Last fall I had the privilege of travelling to Washington DC for the first time. What an incredible trip it was for me. From seeing the actual flag that flew above Fort McHenry as Francis Scott Key penned our National Anthem, to the relatively new World War II Monument, to the Vietnam Memorial, and the Changing of the Guard at the Tomb of the Unknowns, I was struck by the sacrifices that had been made for the freedoms that I so often take for granted. I’ve included a couple of pictures that I took while I was there.
Today, I would like to recognize the two veterans who work at Atchley Air:
David Kuykendall – before coming to work for Atchley Air, David served in the Air Force. David’s military experience is great for our company as he is consistently strives to formalize our processes and improve our communication. David currently serves as our Service Manager.
Jason Dunn – Jason is one of our lead Installation Technicians and served in the United States Marine Corps. While there he learned a thing or two about paying attention to the details, which is very evident if you see one of his installations – they are as neat and pretty as you’ll see anywhere.
A big thank you to David, Jason, and the rest of our nation’s veterans for their past and current service!
Last week, the Department of Energy (DOE) finalized a ruling that sets different minimum efficiency standards for various regions of the country. The DOE finalized the ruling despite the fact that Air Conditioning Contractors of America (ACCA), the largest association of heating and cooling contractors in the country, requested that it be delayed for further discussion. The ruling was supported by the manufacturers (who stand to make more money as a result of the ruling) and energy advocates.
For those of us lucky enough to live in the South, the change will have no impact until 2015. Beginning in January 2015, the change will result in increased costs of air conditioning equipment with minimal impact on the actual amount of energy saved.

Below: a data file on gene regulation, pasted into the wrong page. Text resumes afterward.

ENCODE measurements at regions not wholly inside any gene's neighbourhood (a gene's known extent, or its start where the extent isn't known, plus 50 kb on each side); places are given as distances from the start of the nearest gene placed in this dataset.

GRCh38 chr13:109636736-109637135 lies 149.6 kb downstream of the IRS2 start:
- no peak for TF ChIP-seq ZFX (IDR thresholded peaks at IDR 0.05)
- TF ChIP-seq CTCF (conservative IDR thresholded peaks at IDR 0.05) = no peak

The news for the northern half of the country is a bit more costly. Beginning in May of 2013 new furnaces installed in homes must meet a significantly higher efficiency standard. Not only do these furnaces cost a good deal more, there are also significant differences in the manner in which they must be installed. The average cost of a furnace replacement will likely increase by $1,000 or more in the northern region.
More efficient furnaces and air conditioners are a good thing, right? I can answer that with a resounding “Maybe!”
Sorry if I’m a little less optimistic than you would have expected. The problem with higher efficiency standards is that it prices many people out of the market for new equipment. Instead of investing in a mid-efficiency heater at a reasonable price their only choice will be to spend thousands of dollars on a super high efficiency heater or repair their old low-efficiency unit. Many will simply not be able to afford the super high efficiency furnace. If the end result is more people band-aid their old inefficient heater, then we wind up using more energy than we would have otherwise.
Do I have a better idea? Actually, yes I do. Bring back the tax credits that were available in 2009 and 2010 to homeowners who invested in high efficiency systems. Leave the minimum efficiency standards alone. This will reward those who want to use less energy, yet won’t punish those who can’t afford the super high prices that come with super high efficiency.